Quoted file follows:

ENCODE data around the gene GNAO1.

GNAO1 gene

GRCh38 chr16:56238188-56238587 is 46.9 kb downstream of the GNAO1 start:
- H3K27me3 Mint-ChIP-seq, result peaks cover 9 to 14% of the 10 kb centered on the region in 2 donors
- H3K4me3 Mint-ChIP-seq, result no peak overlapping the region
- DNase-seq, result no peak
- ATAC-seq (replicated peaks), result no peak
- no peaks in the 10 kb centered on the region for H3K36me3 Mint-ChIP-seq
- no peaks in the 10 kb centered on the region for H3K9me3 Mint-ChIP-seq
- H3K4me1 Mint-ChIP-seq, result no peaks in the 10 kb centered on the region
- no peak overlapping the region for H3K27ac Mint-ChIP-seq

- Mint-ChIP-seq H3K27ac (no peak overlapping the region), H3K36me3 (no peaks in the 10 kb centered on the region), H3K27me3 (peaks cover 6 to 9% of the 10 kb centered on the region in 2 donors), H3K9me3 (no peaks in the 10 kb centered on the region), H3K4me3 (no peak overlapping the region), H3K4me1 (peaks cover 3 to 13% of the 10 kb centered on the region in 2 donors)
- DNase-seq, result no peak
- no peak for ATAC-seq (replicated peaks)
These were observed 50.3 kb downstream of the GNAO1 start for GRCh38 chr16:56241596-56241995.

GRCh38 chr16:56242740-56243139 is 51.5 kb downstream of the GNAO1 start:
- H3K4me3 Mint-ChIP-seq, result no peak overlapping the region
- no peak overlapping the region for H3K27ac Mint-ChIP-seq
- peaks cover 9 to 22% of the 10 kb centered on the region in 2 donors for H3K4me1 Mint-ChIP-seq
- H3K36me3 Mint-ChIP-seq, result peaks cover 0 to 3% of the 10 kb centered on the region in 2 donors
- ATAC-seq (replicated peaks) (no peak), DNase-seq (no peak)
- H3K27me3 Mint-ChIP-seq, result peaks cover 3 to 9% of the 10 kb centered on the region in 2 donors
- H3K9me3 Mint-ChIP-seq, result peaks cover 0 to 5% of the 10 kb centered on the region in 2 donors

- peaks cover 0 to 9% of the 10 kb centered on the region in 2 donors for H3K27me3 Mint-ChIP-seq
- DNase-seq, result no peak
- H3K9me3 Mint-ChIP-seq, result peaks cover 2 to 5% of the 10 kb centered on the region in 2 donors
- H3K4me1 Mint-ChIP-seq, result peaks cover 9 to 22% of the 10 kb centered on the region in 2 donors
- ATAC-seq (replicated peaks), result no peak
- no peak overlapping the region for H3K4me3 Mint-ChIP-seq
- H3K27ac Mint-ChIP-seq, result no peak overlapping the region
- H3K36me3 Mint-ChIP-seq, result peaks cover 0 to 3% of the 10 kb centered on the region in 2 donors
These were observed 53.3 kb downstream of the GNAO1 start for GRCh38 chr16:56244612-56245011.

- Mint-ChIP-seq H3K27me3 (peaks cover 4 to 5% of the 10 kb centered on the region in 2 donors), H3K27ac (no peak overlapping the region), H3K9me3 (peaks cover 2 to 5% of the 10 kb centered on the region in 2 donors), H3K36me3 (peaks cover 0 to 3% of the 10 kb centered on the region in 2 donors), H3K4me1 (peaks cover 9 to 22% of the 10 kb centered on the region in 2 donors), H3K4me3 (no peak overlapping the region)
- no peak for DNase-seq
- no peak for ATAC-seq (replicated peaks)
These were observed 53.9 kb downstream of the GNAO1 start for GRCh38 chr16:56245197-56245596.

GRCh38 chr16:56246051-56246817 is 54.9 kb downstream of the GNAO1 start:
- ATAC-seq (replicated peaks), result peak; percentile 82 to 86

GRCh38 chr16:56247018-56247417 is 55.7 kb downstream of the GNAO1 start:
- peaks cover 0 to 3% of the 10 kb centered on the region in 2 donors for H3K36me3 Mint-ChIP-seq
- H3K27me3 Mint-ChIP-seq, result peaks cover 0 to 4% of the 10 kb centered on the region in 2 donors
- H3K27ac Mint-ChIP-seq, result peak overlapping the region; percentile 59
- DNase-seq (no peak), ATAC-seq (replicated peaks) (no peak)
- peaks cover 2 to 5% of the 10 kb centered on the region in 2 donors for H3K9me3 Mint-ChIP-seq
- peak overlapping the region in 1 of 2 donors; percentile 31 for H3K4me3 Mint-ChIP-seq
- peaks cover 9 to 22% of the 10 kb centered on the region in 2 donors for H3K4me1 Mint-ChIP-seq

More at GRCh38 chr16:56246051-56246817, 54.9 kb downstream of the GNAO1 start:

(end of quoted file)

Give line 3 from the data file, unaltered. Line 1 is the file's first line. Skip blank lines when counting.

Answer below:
GRCh38 chr16:56238188-56238587 is 46.9 kb downstream of the GNAO1 start: